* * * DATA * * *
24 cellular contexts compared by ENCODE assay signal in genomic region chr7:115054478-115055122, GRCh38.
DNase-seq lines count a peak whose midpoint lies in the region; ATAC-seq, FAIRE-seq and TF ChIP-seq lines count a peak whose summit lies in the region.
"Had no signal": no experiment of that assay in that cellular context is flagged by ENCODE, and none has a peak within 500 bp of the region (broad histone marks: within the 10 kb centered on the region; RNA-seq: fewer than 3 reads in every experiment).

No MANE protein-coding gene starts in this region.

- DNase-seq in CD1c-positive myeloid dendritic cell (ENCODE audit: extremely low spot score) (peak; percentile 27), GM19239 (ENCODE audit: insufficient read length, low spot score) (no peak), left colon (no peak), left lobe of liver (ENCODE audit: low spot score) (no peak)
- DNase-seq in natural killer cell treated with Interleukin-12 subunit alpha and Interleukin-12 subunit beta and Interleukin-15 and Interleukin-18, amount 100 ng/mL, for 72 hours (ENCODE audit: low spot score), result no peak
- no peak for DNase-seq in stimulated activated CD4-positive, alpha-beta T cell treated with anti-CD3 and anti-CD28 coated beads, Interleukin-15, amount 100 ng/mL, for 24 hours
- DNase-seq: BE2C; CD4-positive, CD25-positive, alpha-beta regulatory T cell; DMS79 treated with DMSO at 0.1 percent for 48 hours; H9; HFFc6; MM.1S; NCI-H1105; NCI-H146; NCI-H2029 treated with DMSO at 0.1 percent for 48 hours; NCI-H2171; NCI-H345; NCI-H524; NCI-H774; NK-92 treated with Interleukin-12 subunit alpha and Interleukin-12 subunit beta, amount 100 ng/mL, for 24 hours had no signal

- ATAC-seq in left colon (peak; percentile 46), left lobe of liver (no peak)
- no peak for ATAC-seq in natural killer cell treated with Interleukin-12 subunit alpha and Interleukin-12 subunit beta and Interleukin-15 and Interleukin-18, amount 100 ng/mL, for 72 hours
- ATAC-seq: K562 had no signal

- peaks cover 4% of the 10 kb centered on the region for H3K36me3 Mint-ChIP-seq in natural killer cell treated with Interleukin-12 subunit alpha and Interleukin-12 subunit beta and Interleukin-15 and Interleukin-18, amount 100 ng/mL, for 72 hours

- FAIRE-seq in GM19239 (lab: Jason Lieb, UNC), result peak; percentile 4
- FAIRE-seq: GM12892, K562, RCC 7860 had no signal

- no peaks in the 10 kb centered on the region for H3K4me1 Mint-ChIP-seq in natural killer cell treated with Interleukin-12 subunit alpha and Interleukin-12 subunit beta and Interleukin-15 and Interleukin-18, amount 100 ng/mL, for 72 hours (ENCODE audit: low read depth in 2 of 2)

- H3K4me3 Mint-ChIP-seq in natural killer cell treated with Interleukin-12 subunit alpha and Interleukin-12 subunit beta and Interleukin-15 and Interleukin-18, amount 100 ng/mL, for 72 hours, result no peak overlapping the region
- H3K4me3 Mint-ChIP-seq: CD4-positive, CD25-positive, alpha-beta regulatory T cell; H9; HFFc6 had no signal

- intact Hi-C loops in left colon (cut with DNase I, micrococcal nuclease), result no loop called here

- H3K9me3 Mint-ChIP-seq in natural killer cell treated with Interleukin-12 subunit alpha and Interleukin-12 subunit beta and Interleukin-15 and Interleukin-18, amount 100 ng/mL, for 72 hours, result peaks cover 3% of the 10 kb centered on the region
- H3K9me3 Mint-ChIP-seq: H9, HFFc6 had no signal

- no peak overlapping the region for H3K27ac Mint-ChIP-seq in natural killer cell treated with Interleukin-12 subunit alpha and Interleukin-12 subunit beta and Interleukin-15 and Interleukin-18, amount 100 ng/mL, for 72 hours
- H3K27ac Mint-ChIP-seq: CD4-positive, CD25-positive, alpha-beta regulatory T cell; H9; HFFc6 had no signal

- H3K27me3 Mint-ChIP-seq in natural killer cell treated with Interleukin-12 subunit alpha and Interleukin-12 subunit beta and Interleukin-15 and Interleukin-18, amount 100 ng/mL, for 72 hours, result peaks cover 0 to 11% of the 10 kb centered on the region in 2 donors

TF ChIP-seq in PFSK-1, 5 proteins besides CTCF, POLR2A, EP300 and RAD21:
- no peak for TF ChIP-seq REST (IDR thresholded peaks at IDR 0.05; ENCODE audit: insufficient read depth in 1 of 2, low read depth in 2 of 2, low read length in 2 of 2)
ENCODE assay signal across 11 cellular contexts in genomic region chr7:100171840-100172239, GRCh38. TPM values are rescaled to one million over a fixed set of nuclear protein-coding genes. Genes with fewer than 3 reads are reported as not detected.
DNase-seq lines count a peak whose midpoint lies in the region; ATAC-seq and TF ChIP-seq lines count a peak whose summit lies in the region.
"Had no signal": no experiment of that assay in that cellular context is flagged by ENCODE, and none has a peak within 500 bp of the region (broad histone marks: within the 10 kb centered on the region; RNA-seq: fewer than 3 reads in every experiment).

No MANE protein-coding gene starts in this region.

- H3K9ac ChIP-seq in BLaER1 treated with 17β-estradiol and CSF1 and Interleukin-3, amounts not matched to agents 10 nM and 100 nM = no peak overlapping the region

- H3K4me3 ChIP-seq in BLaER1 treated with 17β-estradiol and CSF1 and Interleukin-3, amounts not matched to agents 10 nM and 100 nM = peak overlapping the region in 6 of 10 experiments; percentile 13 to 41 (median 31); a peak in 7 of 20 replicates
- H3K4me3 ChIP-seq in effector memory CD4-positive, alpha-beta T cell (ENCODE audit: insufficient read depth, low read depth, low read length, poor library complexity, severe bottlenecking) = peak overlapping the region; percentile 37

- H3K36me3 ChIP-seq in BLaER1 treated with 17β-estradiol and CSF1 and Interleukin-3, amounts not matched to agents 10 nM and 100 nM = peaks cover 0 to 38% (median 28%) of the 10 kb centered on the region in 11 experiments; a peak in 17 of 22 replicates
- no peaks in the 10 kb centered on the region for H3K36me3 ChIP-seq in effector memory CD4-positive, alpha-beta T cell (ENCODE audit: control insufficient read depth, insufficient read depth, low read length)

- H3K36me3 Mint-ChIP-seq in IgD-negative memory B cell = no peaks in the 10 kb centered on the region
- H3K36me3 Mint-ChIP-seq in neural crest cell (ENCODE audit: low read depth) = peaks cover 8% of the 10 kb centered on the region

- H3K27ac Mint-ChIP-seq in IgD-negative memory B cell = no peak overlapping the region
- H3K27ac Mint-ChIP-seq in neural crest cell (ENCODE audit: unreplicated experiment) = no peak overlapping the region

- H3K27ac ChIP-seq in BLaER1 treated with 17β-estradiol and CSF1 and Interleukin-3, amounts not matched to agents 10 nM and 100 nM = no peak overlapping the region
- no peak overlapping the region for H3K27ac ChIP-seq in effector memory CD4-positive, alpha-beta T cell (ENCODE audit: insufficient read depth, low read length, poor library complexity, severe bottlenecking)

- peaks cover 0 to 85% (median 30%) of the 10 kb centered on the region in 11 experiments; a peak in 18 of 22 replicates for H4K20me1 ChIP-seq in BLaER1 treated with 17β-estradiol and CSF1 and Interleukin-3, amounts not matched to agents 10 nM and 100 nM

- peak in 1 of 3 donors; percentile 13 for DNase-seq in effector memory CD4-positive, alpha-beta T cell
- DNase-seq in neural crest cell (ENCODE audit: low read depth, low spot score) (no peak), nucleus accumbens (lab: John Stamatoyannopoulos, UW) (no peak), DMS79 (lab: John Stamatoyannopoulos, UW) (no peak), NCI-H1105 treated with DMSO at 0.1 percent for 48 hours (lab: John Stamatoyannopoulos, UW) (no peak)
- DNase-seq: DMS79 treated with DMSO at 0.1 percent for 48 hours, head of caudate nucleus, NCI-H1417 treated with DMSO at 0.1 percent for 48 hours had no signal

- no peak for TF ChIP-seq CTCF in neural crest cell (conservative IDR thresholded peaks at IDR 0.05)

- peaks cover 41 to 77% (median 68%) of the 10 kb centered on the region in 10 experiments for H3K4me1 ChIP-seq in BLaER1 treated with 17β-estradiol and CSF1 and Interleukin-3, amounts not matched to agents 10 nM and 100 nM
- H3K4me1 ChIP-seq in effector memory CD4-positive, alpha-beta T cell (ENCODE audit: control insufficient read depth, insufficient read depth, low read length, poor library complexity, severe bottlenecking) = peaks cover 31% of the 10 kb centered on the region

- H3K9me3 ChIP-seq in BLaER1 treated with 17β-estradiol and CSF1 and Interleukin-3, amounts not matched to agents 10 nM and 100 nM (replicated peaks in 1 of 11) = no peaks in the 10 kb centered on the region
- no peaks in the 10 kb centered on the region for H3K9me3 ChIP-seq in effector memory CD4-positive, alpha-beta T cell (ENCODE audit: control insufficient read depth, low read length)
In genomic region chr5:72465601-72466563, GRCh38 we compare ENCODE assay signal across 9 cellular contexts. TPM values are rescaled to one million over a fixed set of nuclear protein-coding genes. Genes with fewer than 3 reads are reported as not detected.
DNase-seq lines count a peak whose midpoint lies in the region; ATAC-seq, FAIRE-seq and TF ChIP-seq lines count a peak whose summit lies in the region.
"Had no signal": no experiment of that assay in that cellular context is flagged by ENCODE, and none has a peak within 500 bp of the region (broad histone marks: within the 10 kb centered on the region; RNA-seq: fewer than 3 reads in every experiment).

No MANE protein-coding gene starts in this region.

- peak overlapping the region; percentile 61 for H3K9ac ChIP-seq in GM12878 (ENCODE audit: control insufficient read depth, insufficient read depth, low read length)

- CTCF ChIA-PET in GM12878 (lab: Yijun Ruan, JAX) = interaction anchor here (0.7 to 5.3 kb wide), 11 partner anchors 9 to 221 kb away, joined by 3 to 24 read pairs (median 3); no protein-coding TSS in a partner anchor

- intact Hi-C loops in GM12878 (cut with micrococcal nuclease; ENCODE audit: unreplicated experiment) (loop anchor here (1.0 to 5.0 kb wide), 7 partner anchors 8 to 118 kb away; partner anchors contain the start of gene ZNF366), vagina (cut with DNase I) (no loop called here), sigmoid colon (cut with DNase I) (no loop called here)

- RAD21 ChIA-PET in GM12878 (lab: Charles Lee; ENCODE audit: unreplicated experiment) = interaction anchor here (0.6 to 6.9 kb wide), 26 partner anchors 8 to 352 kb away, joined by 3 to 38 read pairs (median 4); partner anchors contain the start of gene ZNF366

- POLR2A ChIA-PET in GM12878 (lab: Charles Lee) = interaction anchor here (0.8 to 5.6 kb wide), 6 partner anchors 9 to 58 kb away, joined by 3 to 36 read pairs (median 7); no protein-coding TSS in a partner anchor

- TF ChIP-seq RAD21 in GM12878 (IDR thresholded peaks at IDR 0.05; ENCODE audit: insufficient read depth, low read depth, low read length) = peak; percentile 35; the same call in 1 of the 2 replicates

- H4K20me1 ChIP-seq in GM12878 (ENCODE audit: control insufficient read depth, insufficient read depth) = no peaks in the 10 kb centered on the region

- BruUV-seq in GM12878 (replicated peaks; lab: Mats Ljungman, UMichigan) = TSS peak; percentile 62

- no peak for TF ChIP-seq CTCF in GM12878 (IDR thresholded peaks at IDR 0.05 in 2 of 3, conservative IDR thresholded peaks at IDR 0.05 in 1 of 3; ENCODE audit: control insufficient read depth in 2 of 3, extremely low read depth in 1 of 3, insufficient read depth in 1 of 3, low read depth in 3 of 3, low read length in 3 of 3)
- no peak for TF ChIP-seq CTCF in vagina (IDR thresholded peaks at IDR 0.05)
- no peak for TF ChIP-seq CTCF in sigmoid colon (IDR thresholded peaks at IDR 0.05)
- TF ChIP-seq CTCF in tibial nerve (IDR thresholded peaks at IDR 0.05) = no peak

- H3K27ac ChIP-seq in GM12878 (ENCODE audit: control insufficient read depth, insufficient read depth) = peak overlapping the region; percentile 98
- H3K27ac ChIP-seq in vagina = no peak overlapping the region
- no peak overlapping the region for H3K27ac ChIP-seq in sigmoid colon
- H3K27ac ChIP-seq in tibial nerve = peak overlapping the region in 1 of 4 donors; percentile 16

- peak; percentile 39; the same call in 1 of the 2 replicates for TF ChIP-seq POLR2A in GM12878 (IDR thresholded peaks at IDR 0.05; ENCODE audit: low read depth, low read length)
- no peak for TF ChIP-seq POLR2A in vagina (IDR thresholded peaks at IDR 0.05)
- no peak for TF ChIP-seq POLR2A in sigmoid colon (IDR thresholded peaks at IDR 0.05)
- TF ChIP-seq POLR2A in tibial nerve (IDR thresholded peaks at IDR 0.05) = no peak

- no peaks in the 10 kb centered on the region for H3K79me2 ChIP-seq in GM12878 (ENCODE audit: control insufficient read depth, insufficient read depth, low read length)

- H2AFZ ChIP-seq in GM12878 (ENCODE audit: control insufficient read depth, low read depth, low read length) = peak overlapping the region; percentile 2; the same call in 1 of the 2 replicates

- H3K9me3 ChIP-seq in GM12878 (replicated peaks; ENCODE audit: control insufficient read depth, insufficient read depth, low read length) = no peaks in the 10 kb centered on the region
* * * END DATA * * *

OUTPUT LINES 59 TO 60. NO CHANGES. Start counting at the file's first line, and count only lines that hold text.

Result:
- TF ChIP-seq RAD21 in GM12878 (IDR thresholded peaks at IDR 0.05; ENCODE audit: insufficient read depth, low read depth, low read length) = peak; percentile 35; the same call in 1 of the 2 replicates

- H4K20me1 ChIP-seq in GM12878 (ENCODE audit: control insufficient read depth, insufficient read depth) = no peaks in the 10 kb centered on the region